Theopolitical Imagination: Christian Practices of Space and Time

A critique of modern Western civilization, including contemporary concerns of consumerism, capitalism, globalization, and poverty, from the perspective of a believing Catholic.Responding to Enlightenment and Postmodernist views of the social and economic realities of our time, Cavanaugh engages with contemporary concerns consumerism, late capitalism, globalization, povertA critique of modern Western civilization, including contemporary concerns of consumerism, capitalism, globalization, and poverty, from the perspective of a believing Catholic.Responding to Enlightenment and Postmodernist views of the social and economic realities of our time, Cavanaugh engages with contemporary concerns consumerism, late capitalism, globalization, poverty in a way reminiscent of Rowan Williams Lost Icons , Nicholas Boyle Who Are We Now and Michel de Certeau Consumption of the Eucharist, he argues, consumes one into the narrative of the pilgrim City of God, whose reach extends beyond the global to embrace all times and places He develops the theme of the Eucharist as the basis for Christian resistance to the violent disciplines of state, civil society and globalization.
Theopolitical Imagination Christian Practices of Space and Time A critique of modern Western civilization including contemporary concerns of consumerism capitalism globalization and poverty from the perspective of a believing Catholic Responding to Enlightenm

  • Title: Theopolitical Imagination: Christian Practices of Space and Time
  • Author: William T. Cavanaugh
  • ISBN: 9780567088772
  • Page: 254
  • Format: Paperback
  • 1 thought on “Theopolitical Imagination: Christian Practices of Space and Time”

    1. This book collects three inter-related essays about the relationship of the Church with the world. "The Myth of the Sate as Savior" is a cogent argument against the notion that the "liberal" state has saved the world from religious violence. An outline of the actual alignments of the religious wars of the 16th & 17th centuries makes it crystal clear that the war was not between two religious groups but a power struggle among emerging states that were doing anything they could to solidify the [...]

    2. This is an important read. Cavanaugh outlines the history of the development of the modern state, and points his readers in the right directions for further research. He carefully articulates and defends the thesis that the modern state was designed and developed self-consciously seeking to take the place of the Church, defining "religion" into a subordinated and neutered discipline of personal study and practice. The latter half of the book interacts with various attempts by Christians to deal [...]

    3. Cavanaugh gives a theological critique of democratic capitalism and the modern state. He reworks the notion of "time" and "space" around the Eucharist, in that the Eucharist, the body of Christ, gives new time and new space for the acting out of public life. He begins with his famous essay on the so-called Wars of Religion. Contra the established myth, says Cavanaugh, the wars were not wars about religion, but came after the creation of the modern state and were tools of the modern state to figh [...]

    4. Coincidentally, I just finished this Cavanaugh book as Brad Littlejohn raved about his rereading of Cavanaugh's Torture and Eucharist. It must be a sign.In many ways, Theopolitical Imagination is a short form of Torture and Eucharist, though don't miss either. Torture and Eucharist provides much more of an empirical grounding in the theological politics of Chile, a key move that woke me from my conservative slumbers years ago.Theopolitical Imagination's great virtue is how Cavanaugh successfully [...]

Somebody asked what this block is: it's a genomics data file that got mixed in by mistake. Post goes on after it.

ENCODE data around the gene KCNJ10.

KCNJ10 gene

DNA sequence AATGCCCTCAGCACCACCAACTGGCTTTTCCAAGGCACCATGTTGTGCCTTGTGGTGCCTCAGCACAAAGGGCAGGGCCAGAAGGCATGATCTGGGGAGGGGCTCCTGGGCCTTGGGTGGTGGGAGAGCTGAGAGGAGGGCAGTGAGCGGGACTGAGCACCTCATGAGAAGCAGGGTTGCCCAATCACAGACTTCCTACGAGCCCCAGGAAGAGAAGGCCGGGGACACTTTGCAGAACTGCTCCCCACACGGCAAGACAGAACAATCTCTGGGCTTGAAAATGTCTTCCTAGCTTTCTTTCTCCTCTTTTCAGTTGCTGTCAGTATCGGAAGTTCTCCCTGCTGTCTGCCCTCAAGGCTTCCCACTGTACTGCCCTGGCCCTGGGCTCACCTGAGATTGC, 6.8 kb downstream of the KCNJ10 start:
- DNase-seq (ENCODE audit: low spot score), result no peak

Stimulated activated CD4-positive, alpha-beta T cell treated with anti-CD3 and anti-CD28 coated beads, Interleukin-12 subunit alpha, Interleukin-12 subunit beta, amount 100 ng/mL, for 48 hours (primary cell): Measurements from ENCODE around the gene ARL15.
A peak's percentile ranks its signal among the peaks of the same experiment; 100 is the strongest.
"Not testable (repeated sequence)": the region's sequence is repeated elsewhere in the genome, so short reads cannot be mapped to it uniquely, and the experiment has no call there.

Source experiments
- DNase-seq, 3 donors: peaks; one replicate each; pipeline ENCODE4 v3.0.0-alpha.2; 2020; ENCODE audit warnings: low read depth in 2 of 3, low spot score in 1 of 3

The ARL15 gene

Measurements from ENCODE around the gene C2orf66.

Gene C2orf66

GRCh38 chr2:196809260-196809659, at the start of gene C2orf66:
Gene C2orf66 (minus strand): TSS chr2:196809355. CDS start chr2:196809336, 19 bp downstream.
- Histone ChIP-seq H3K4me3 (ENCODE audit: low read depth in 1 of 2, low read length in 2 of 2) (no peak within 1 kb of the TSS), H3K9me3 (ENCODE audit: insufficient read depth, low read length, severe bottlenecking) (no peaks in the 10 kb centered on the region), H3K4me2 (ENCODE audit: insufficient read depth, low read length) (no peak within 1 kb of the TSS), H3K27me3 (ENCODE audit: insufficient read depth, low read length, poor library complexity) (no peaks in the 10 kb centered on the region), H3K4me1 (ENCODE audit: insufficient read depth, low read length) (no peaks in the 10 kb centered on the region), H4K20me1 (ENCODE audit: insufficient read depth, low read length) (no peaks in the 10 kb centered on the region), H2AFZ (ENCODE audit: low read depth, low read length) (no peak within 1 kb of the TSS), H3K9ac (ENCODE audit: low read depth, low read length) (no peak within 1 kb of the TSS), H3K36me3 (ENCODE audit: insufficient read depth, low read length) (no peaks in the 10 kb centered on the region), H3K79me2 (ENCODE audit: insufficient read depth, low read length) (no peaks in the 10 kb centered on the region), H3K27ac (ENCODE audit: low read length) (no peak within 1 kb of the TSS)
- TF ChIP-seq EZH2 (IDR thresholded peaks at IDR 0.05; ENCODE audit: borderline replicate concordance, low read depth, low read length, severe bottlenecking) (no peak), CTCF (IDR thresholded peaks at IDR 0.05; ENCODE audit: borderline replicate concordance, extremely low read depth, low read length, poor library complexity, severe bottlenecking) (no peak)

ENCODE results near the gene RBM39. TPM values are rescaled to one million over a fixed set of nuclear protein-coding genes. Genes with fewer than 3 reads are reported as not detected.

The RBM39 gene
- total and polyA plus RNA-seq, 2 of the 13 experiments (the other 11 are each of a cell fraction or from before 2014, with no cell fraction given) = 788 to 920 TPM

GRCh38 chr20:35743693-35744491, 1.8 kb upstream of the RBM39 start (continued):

5. Cavanaugh does not disappoint in this blindingly fast little theo-political pamphlet (right around the 100 page mark). Through meticulously precise and innovative moves he unravels the historical project of nation and national identity and reveals the unspoken underpinnings that the construct rests on. A helpful parallel to his "Myth of Religious Violence," Theopolitical draws out the specific imaginative functions which are required to create concepts like "nation" and "border" and baptize them [...]

    6. What Cavanaugh does here, he does really well. His outlines of the Enlightenment political project and globalization are superb. His critique of church ambitions in those arenas was more nuanced than I had read before. His proposal for the church (that it be universal through the concrete particularly of the liturgy) remains vital. I give only 4 stars, however, because it still seems clear that church united in liturgy might be required to deal with Leviathan and Cavanaugh does not make clear wh [...]

    7. This is a fantastically revolutionary book. Cavanaugh offers a history of how the modern nation-state redefined 'religion' to consolidate political power and examines several ways Christians work at public political engagement. Instead he offers the Eucharist as our central political force. Fundamentally he's asked whether we are Americans first or Christians first, and the revolutionary freedom he's offering to us in the Eucharist is the chance to be Christians first. Be warned that this is a r [...]

    8. These essays don't go together as well as I'd like, and Cavanaugh doesn't really make his point convincingly, but his thoughts on the role of the state and church are very compelling. I would like to know more about how he believes the Eucharist can bring about a practical change in action.

    9. It could go up to 5 stars in future readings. It dealt with things I haven't read too much about. The language was different and I had trouble grasping a few things. Definitely recommend though.

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